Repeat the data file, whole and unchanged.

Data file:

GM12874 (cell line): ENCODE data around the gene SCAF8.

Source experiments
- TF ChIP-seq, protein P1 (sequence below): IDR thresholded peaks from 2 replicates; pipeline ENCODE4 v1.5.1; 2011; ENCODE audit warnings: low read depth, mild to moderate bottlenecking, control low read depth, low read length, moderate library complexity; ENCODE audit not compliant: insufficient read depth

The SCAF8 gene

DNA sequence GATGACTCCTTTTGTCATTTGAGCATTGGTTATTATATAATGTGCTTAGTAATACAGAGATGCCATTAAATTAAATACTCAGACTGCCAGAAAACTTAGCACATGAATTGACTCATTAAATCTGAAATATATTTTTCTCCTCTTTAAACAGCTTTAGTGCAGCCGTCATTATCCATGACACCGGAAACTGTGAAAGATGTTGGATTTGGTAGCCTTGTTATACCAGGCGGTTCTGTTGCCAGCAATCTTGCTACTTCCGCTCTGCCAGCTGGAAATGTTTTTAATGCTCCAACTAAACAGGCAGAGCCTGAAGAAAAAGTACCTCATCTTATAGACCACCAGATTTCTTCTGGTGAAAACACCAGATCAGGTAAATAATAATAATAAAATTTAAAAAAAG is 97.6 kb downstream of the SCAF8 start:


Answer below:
GM12874 (cell line): ENCODE data around the gene SCAF8.

Source experiments
- TF ChIP-seq, protein P1 (sequence below): IDR thresholded peaks from 2 replicates; pipeline ENCODE4 v1.5.1; 2011; ENCODE audit warnings: low read depth, mild to moderate bottlenecking, control low read depth, low read length, moderate library complexity; ENCODE audit not compliant: insufficient read depth

The SCAF8 gene

DNA sequence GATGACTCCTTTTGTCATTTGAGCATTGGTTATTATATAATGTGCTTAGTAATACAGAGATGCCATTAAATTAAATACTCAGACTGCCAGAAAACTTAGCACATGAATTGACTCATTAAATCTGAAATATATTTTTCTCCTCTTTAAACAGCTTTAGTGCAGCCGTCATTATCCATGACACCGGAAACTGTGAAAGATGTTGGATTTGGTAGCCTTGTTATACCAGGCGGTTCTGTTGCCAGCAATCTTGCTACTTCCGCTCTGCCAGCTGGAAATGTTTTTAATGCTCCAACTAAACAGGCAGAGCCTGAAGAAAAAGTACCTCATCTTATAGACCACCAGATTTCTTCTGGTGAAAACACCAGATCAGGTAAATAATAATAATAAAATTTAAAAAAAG is 97.6 kb downstream of the SCAF8 start: